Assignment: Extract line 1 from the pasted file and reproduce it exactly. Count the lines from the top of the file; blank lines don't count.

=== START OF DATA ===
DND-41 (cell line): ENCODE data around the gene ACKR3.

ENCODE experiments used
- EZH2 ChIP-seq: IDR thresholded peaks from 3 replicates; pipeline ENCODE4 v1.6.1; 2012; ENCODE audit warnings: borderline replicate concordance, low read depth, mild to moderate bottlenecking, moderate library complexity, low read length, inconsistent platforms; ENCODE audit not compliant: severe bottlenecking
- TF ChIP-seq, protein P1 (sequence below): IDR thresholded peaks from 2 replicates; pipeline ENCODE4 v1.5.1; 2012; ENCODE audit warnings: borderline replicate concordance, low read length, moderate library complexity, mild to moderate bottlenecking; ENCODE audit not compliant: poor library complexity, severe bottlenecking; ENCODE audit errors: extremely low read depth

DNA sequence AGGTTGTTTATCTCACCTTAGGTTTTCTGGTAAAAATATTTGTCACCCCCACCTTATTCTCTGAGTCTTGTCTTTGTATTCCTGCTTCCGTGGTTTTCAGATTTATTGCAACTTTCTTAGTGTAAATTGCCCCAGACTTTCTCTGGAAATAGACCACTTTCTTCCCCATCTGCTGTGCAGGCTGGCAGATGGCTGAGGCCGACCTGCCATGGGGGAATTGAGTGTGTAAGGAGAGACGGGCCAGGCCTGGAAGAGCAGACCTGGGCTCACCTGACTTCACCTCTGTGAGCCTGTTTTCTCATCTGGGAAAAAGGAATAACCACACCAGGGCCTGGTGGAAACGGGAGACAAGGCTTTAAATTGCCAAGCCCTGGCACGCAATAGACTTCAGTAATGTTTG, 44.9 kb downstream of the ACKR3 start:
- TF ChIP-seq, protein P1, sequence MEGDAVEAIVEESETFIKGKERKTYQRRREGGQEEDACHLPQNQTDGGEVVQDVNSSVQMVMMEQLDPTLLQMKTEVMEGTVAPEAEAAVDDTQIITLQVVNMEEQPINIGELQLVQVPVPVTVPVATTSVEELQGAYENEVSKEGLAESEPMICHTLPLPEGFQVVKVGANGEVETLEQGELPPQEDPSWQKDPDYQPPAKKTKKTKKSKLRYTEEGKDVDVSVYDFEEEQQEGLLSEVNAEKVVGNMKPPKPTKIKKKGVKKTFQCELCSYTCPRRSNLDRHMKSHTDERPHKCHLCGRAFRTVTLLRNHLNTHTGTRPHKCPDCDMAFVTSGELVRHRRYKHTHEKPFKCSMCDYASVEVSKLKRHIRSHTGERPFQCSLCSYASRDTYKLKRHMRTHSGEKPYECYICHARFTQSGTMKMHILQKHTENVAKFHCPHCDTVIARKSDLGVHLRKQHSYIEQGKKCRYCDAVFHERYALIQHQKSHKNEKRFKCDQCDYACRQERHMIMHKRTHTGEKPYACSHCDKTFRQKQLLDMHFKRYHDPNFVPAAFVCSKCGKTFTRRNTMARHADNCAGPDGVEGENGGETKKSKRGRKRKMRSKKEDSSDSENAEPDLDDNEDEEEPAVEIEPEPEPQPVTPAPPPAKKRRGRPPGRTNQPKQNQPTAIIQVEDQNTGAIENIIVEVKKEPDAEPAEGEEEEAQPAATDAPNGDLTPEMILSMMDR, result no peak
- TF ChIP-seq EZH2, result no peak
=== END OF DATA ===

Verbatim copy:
DND-41 (cell line): ENCODE data around the gene ACKR3.